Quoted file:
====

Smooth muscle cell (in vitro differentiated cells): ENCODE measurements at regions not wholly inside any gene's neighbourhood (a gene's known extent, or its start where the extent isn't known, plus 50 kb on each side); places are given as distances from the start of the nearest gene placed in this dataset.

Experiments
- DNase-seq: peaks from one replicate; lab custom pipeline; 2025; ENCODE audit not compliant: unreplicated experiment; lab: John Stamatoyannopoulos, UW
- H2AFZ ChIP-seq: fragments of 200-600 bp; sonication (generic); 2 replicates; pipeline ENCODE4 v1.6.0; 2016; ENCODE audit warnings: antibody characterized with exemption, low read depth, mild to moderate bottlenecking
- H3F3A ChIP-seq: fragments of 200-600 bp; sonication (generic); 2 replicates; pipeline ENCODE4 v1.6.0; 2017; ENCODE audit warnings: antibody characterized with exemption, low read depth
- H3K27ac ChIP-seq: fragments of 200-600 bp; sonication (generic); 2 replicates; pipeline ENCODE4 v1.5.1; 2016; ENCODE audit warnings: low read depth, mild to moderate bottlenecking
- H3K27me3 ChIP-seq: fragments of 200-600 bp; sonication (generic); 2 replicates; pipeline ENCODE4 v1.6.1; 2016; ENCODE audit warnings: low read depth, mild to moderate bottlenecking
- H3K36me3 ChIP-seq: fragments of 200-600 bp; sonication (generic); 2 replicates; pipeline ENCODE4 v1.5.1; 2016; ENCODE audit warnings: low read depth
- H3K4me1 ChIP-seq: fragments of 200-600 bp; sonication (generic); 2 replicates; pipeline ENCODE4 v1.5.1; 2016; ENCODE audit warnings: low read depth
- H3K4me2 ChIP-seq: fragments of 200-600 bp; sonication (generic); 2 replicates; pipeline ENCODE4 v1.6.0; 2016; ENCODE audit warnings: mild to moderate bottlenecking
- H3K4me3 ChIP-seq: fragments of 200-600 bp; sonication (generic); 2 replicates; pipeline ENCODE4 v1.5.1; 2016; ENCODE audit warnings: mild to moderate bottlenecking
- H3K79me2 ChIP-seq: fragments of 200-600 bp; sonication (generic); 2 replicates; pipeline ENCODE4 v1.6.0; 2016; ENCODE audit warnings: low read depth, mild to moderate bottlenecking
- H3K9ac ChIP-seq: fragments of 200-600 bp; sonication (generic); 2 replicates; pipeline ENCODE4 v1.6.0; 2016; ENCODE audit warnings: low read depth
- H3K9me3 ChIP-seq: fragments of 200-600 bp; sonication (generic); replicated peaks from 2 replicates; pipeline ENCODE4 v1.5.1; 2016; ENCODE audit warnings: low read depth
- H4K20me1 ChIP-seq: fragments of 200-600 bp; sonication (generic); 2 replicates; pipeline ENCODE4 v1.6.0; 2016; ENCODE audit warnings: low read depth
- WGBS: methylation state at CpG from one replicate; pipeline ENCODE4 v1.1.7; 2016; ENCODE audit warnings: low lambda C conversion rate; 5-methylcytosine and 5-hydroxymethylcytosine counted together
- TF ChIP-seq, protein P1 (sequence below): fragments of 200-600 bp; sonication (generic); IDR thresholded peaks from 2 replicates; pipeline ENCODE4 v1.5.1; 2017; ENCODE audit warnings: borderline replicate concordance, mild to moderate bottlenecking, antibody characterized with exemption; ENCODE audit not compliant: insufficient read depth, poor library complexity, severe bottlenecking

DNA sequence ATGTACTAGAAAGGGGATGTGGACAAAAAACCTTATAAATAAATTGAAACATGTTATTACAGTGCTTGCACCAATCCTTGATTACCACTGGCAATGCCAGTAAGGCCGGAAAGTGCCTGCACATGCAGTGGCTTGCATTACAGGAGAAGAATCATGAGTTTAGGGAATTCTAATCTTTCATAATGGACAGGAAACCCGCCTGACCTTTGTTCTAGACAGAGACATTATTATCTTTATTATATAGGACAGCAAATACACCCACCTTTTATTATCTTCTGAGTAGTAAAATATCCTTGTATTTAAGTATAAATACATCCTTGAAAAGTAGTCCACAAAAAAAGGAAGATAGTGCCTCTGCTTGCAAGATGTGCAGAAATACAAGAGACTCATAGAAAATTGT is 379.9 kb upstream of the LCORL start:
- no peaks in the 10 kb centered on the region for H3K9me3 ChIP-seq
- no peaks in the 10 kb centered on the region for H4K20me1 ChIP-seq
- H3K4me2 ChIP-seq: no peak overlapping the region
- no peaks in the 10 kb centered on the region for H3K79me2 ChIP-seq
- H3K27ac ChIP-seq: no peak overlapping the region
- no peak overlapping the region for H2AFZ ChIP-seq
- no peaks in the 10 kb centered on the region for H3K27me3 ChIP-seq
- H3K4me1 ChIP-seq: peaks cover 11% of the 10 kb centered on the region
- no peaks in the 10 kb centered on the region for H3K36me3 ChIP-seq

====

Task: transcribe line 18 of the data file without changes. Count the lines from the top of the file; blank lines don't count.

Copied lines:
DNA sequence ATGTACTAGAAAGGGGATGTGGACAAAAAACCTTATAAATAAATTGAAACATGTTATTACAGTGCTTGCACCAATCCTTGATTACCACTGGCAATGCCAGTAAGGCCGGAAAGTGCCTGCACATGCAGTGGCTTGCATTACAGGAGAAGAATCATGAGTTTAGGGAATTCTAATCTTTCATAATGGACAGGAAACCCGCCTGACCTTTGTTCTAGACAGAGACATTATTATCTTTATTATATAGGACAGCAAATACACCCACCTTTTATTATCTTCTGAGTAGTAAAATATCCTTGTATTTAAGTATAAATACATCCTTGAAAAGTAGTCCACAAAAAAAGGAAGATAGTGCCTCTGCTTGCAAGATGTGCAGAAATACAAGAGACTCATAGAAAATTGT is 379.9 kb upstream of the LCORL start: